Name: Patsy Kane
Phase: Secondary 11-18
Sector: Co-operative Multi-academy Trust
Region: North west
Leadership Journey: 8 years in Sheffield teaching English and German, 21/2 years as deputy head for Finance, Resources and Community in Grimsby, 17 years as deputy head in Manchester,(including two maternity leaves, a year’s sabbatical in California, 2 terms as 14-19 Adviser for Manchester, 4 terms as Transforming Learning Lead for Manchester’s BSF programme), seven years as headteacher and now three years as Executive Head.
Years served in education: 36
Years served as a headteacher: 10
Twitter handle: @PatsyKaneEHT
Why did you become a leader?
I have always enjoyed having a holistic view of learning and developing young people. As a head you are incredibly accountable but you also have the opportunity to really shape a school and its ethos so young people can thrive and flourish. Your ability to influence other staff and students is key to this.
Why did your school appeal to you?
Whalley Range 11-18 High School is a very diverse all-girls school in Manchester, my home city. I have worked for years to promote equal opportunities and to encourage girls to be ambitious and be great leaders. I had never worked in an all-girls school and loved the opportunity to work in one at that stage in my career.
How do you spot/nurture aspiring leaders?
We take this responsibility very seriously and are quite systematic about our approach. We have built a culture where staff can be proactive about their own growth and development. We run “Aspiring to TLR” courses as well as “New to TLR courses” and a range of middle leader courses. We want anyone who is interested to be able to build their skill set and undertake a research or development project that means they have to influence other colleagues or take responsibility for improving an aspect of practice and then asking colleagues to present their findings and reflect on the skills they have learned.
We are now also focusing on growing the skills and experience of our senior leaders so they are ready for headship. We are planning a wide range of experiences they can do with support, such as conduct an investigation, so they aren’t faced with doing that for the first time as a new head. We are looking to grow opportunities by offering secondments across our trust schools or cross-trust development projects. It is important they feel strong, confident and ready for their next step.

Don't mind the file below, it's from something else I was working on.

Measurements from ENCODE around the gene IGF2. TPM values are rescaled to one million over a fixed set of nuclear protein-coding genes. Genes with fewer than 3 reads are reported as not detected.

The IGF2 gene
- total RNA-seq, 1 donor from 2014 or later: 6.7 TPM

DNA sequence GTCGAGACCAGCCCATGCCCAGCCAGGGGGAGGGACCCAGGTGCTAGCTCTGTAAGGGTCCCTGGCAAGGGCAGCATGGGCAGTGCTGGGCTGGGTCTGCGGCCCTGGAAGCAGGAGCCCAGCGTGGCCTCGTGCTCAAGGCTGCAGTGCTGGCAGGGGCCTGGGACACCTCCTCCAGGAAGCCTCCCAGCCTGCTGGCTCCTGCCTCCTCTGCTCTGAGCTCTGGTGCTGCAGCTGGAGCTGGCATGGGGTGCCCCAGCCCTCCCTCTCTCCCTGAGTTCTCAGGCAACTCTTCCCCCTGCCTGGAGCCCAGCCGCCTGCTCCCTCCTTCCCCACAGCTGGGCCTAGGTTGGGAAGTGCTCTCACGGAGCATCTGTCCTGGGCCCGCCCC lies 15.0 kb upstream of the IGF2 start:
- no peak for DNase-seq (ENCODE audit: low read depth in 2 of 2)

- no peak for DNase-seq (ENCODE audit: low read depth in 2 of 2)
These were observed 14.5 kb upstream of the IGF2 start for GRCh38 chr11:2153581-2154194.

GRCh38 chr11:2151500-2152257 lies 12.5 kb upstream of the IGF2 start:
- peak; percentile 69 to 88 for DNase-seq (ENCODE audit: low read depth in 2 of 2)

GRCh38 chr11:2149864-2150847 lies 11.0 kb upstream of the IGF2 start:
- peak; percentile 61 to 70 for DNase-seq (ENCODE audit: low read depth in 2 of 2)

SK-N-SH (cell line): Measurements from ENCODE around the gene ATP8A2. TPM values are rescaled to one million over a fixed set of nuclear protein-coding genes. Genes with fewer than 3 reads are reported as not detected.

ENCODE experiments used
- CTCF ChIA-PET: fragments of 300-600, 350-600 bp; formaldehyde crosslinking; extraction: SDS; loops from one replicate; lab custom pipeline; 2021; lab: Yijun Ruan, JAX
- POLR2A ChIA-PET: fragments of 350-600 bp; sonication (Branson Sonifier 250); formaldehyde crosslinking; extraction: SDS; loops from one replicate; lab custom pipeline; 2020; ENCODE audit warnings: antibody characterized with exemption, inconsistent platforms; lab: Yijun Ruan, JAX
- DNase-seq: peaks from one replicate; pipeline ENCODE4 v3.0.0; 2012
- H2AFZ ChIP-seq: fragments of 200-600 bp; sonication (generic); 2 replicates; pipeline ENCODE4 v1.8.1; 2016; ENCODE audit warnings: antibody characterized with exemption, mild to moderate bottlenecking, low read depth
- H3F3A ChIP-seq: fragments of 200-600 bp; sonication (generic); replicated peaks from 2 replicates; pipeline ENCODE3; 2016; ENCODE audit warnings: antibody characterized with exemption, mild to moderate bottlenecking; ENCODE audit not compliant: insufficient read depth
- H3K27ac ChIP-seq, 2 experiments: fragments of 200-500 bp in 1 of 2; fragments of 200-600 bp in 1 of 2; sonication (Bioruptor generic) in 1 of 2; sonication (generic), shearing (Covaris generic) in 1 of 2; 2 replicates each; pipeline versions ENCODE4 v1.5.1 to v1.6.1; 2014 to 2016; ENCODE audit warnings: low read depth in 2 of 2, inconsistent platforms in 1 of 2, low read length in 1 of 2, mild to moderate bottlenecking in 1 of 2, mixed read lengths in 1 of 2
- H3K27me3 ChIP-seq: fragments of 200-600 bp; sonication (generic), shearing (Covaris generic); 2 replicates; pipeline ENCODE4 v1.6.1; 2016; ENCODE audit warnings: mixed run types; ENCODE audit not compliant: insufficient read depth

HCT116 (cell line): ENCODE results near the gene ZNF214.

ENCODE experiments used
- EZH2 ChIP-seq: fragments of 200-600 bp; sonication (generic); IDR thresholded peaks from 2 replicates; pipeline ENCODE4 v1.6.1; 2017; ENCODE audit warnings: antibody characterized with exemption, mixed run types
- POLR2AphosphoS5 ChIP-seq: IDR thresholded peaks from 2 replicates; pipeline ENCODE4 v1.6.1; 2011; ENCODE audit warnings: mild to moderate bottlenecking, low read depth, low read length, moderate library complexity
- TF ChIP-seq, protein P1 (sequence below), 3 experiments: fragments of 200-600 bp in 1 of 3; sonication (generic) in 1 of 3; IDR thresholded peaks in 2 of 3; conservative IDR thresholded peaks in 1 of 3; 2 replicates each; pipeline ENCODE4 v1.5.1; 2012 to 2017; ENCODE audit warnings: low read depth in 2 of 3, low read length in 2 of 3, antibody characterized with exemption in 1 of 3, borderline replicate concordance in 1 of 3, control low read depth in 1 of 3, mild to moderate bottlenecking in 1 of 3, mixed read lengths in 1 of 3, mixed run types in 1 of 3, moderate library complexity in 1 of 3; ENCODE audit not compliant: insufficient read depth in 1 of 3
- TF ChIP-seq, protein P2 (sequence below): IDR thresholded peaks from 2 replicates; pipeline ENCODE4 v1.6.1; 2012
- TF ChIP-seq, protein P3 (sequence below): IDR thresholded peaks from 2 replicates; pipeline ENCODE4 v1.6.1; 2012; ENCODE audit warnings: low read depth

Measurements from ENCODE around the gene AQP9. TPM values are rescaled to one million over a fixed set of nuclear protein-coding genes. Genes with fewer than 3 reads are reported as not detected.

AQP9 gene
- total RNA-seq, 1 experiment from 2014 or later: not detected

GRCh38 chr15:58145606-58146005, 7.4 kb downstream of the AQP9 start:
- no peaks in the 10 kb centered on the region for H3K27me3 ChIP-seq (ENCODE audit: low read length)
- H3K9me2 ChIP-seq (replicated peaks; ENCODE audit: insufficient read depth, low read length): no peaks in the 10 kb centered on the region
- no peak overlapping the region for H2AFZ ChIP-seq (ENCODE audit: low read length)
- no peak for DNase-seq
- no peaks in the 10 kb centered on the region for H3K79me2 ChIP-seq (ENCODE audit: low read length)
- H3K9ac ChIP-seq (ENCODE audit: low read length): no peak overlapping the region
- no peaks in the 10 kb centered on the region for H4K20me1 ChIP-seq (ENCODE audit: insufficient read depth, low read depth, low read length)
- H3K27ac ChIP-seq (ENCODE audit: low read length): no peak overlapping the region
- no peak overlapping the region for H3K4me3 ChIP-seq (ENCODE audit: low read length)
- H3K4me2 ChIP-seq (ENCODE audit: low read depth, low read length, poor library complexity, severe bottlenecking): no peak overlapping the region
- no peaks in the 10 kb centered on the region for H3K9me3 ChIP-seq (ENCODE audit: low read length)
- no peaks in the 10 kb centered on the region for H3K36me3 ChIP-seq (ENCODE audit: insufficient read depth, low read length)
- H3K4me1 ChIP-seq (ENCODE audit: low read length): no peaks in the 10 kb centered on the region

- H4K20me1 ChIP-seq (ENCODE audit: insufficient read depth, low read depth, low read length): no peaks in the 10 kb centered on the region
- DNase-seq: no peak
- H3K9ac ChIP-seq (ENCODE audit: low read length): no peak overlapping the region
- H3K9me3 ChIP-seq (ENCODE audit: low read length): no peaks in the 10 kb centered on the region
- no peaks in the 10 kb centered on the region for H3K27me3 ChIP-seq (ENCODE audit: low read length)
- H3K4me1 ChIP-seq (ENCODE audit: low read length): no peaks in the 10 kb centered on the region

How would you like to affect change in the system?
I led the Curriculum and Assessment committee on ASCL Council for three years. I wanted to ensure change was managed in a timely fashion so staff could plan and respond in a healthy way. Our views were heard but not always responded to. The intensity of changes such as assessment without levels, changes to the curriculum and examinations at Key Stage 4 and 5 has meant it has created a huge additional workload and possibly contributed to some teachers leaving the profession. I would like proper planning and genuine consultation before any further changes are made.
What are the values which shape you as a leader?
The co-operative values are a good base for any leader and school. Genuinely feeling every single child does matter and deserves the best learning and high expectations, whatever their background or ability.
What is your vision for education?
Exciting learning, engaged students, positive and confident staff. Students are well prepared for life and know how to manage themselves so they can be happy and healthy.
Look after yourself – get plenty of sleep, exercise and eat well. Keep up interests out of school. Then be resilient to face the continuing challenges you will face. Make sure you can trust and rely on your immediate team and they can trust and rely on each other. Hold everyone to account and expect them to be strategic, lead developments and make things happen because you can’t do it all. Build up a network of other heads you can talk to and trust.
Thrive by Ariana Huffington was really honest and encouraging. The importance of sleep resonated, too.
“We need to focus on what the students need”.